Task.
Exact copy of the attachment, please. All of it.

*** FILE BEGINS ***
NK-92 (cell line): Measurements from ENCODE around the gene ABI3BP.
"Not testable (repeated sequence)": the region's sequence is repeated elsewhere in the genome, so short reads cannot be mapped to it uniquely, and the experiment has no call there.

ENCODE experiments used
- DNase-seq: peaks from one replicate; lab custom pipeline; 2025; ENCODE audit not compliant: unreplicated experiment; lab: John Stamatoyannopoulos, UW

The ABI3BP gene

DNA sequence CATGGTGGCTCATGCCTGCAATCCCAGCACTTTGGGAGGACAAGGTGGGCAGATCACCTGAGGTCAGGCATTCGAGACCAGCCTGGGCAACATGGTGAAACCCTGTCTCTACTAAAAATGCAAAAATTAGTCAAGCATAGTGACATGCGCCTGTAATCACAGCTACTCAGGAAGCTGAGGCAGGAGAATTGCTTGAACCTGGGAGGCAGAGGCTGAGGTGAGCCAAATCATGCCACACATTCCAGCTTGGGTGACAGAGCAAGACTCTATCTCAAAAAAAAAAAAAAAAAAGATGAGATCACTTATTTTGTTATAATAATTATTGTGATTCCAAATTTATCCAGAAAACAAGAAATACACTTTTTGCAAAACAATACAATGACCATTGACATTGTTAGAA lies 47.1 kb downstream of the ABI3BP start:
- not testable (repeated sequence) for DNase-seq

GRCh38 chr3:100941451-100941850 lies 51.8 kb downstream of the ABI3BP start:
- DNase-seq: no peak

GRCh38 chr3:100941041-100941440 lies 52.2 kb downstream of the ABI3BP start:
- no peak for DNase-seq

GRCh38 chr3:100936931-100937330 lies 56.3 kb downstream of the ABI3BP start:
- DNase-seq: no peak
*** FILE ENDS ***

NK-92 (cell line): Measurements from ENCODE around the gene ABI3BP.
"Not testable (repeated sequence)": the region's sequence is repeated elsewhere in the genome, so short reads cannot be mapped to it uniquely, and the experiment has no call there.

ENCODE experiments used
- DNase-seq: peaks from one replicate; lab custom pipeline; 2025; ENCODE audit not compliant: unreplicated experiment; lab: John Stamatoyannopoulos, UW

The ABI3BP gene

DNA sequence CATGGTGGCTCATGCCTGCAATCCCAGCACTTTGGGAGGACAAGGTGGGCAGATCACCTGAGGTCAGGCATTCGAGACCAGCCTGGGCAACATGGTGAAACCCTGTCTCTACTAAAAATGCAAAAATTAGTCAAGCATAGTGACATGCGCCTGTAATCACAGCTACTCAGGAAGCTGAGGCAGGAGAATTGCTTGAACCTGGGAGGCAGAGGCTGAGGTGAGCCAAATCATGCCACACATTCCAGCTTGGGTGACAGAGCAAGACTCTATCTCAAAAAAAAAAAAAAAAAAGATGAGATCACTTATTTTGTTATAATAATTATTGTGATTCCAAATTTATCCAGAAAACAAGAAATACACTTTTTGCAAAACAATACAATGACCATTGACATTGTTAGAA lies 47.1 kb downstream of the ABI3BP start:
- not testable (repeated sequence) for DNase-seq

GRCh38 chr3:100941451-100941850 lies 51.8 kb downstream of the ABI3BP start:
- DNase-seq: no peak

GRCh38 chr3:100941041-100941440 lies 52.2 kb downstream of the ABI3BP start:
- no peak for DNase-seq

GRCh38 chr3:100936931-100937330 lies 56.3 kb downstream of the ABI3BP start:
- DNase-seq: no peak